We’re saved.

It’s not just this nonsense that makes me angry. It’s the fact that it’s 2015, and, somehow this is still a conversation that keeps happening. Worse still, it’s a conversation that keeps happening around an event that has faceplanted on this issue again and and again. The history of WFC’s catastrophic attitude to harassment is a matter of public record and it’s as ridiculous as it is embarrassing because IT KEEPS HAPPENING. And I know, like most conventions, it gets passed to different groups every year. I also know those groups have members who are alive, have internet access and should have been paying attention.

A convention needs a harassment policy like it needs a venue. That’s how necessary it is and that’s how incompetent any convention that tries to skirt around this issue is being. And that’s why WFC ’15’s failure and increasingly desperate flailing makes me so angry. Because this is an opportunity for the self-proclaimed leaders of the industry to do just that; lead. And yet, again, they’re running to catch up.


This article wouldn’t have been possible without the sterling work done by Natalie Luhrs . Click on her name to go to her blog.

(Not The) Fox News: The Convention TwoStep

Conventions are one of those things, a little like dental work, that everyone is just expected to do. However, the best case scenario tends to be a lot higher than ‘No cavities!’ or ‘Mum, he only used the crowbar once!’. Conventions are safe spaces, the places where we can go to let our hair down, be ourselves, network, schmooze, drink, do bad karaoke, sign the odd deal and argue in Klingon over whether Peter Parker should have organic or mechanical webshooters.

That’s a tall order. And here’s the thing; it sets conventions up as the peak of the geek calendar and in doing so, all they’re set up to do is let you down. I’ll never forget attending my first FantasyCon, stepping through the door of what one of my best friends had described as one of the most welcoming conventions in the country and…being confronted by 300 people who clearly knew one another, chatting away and getting drunk together.There was no welcome booth, there was no one on duty to ease newbies in. There was just me and a bunch of already mostly drunk authors. It looked, and felt, like every ghastly clichéd high school lunch hall dream given form.

I didn’t turn and run, much as part of me wanted to.  I persevered, enjoyed a good deal of it and talked to almost no one. I attended another couple of times and, gradually, found myself moving in the same orbits as people who are now some of my closest friends. One of them is Adele, our feral leader here at Fox Spirit Towers. She had a similar track to me through the UK convention circuit, moving from member to guest to sleepless podcast tech goddess to leader of the pack in a little under three years. She was also completely rebooting her life as this was going on which, to my mind, is probably the only plausible reason why it took that long.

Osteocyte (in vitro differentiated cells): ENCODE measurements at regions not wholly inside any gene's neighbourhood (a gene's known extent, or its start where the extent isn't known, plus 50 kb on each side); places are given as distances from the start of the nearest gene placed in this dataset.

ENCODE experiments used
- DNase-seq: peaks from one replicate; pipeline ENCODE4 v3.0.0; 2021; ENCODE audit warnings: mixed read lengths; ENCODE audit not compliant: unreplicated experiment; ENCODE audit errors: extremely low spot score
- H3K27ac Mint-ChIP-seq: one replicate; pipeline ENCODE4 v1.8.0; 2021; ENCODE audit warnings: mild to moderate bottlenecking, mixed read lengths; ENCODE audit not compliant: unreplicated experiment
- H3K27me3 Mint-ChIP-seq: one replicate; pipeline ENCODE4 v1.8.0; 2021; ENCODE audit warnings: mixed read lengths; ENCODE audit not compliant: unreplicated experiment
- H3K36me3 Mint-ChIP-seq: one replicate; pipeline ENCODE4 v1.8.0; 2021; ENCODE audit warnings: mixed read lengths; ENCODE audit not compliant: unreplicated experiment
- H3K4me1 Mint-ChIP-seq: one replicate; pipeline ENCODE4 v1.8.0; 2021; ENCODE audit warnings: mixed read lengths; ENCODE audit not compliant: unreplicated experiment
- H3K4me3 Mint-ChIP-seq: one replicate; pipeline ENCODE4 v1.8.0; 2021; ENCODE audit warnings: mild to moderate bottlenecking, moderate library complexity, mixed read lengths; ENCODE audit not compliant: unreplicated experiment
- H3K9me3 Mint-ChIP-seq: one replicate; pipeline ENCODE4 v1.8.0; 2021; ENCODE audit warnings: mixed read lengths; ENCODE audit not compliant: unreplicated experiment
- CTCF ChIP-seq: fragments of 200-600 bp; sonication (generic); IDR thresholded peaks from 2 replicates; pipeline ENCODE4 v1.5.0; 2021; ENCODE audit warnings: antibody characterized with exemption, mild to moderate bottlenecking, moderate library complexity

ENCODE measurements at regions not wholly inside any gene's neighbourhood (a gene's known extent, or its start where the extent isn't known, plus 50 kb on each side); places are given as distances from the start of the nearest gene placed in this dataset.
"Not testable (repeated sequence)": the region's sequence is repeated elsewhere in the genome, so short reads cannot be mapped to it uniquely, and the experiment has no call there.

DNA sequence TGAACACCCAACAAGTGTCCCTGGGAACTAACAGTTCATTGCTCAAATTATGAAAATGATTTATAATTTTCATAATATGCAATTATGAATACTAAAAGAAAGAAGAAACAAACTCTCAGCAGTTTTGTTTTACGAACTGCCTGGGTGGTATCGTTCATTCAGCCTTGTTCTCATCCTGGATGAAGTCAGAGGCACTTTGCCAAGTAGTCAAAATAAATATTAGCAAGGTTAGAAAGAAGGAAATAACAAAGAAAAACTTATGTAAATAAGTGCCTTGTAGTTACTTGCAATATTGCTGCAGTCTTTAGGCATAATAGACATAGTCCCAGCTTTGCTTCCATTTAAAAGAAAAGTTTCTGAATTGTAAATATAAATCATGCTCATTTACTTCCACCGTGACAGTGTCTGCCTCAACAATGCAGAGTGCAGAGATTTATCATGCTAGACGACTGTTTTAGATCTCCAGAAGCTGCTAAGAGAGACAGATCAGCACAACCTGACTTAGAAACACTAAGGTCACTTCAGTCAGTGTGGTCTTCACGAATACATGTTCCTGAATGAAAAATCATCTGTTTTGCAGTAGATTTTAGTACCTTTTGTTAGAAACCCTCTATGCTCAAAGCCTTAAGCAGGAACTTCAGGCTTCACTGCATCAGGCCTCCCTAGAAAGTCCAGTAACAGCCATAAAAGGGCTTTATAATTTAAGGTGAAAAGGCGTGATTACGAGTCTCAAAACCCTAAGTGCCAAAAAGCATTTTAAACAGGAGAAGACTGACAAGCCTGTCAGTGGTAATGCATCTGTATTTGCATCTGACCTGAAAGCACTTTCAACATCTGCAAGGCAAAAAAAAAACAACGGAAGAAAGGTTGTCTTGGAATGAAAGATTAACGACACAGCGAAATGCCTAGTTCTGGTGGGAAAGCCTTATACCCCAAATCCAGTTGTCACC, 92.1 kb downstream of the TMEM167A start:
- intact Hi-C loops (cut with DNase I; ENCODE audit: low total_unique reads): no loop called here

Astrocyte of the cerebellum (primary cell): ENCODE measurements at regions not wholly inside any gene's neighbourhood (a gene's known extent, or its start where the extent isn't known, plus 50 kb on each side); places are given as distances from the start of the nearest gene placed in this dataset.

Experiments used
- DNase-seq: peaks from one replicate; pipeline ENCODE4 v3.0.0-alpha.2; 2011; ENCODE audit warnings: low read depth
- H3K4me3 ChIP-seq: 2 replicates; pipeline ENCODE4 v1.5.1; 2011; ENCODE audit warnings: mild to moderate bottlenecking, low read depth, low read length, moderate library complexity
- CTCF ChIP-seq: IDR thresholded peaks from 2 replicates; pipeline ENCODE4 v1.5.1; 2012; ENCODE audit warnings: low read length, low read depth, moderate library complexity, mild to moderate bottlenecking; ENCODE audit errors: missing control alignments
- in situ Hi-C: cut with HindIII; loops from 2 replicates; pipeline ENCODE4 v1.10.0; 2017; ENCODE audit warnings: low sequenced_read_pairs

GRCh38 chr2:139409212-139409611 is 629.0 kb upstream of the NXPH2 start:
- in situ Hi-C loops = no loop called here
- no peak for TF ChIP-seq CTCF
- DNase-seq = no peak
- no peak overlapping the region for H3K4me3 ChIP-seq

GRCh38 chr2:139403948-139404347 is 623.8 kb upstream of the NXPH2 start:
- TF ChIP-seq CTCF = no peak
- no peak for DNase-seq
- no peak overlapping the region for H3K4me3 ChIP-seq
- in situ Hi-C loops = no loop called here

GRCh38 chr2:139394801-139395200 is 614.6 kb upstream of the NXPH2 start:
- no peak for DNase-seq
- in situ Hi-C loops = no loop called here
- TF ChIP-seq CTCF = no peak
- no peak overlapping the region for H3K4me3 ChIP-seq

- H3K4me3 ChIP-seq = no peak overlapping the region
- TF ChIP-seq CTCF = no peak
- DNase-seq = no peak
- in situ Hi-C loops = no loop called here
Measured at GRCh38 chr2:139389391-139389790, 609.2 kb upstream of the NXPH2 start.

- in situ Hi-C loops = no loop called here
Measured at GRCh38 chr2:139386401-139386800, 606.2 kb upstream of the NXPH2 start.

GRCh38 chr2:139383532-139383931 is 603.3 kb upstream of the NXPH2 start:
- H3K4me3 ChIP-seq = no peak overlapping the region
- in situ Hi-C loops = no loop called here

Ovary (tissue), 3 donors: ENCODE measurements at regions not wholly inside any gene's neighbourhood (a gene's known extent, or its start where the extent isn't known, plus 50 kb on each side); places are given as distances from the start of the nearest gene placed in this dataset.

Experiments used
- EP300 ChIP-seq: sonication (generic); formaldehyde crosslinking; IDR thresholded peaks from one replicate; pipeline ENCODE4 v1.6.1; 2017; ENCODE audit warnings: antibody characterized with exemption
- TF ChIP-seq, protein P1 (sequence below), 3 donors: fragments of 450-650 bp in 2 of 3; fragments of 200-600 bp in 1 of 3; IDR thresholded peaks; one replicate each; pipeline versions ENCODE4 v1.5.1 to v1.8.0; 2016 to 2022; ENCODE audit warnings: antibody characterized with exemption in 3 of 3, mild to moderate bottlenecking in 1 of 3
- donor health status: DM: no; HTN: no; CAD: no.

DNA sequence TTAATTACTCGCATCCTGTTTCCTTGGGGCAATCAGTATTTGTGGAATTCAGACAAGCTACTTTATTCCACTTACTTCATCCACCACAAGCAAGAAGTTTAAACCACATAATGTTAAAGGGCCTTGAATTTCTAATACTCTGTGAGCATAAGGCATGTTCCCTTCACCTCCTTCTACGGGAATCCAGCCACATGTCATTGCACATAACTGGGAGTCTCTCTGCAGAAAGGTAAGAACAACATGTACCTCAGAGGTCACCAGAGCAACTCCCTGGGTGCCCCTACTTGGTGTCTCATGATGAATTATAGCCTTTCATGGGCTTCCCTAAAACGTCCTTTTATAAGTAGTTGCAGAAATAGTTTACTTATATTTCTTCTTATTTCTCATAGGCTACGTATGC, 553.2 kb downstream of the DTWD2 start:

So, largely left to our own devices, people like Adele, myself, the Cheesecakes, Sam, Andrew, Lisa, Vick, Vicky and the others all slowly began to form our own social circles. It took a while and by a while I mean years, but I can now walk into any convention in the UK and, chances are, have a friend or two already there. It feels nice. It feels earned because believe me, it was. There are very few lonelier places than the bar at a FantasyCon when everyone’s talking to everyone but you.

Here’s the truth; no convention, on Earth, is going to answer every single one of your geek prayers because nothing ever does and nothing ever will. Make no mistake, you’ll have fun but the sky will not shower book contracts and meaningful discussion down upon you.  At least not without you rigging some bizarre publishing/weather dominator hybrid.

Yeah, Destro. You BETTER run.


For someone who doesn’t like or ‘do’ conventions, it turns out I’m going to a couple of big ones in the closing stages of 2013. In November I’m off to Leeds for Thought Bubble, which is always a very rewarding and immensely strange experience. Thought Bubble, or ThoBubs as its affectionately known, was founded by the comic store I worked for straight out of University. That’s the same comic store that made me redundant some years later and catapulted me into a period of sustained, constant change and near unbearable psychological stress. That period of my life meant that when I went to Thought Bubble for the first time, back in 2011, it’s fair to say I was not in the best of frames of mind. It’s a very weird experience spending time inside something that was so nearly built with your help. It simultaneously makes you proud and desperately sad. You get glimpses of the next life over, the one that was almost yours. You don’t regret it, certainly, but you do find yourself wishing it wasn’t in your eye line quite so much.

That being said, Thought Bubble is a desperately friendly show and, because I’m working for the company’s website (Freelancer tip: Never burn bridges. Ever. You never know when you’ll be able to cross back over them) I’m on the guest list. So, two days of wandering around Leeds Armouries, chatting to small press and big press alike and coming home with a metric kilo of review copies looks set to be on the cards.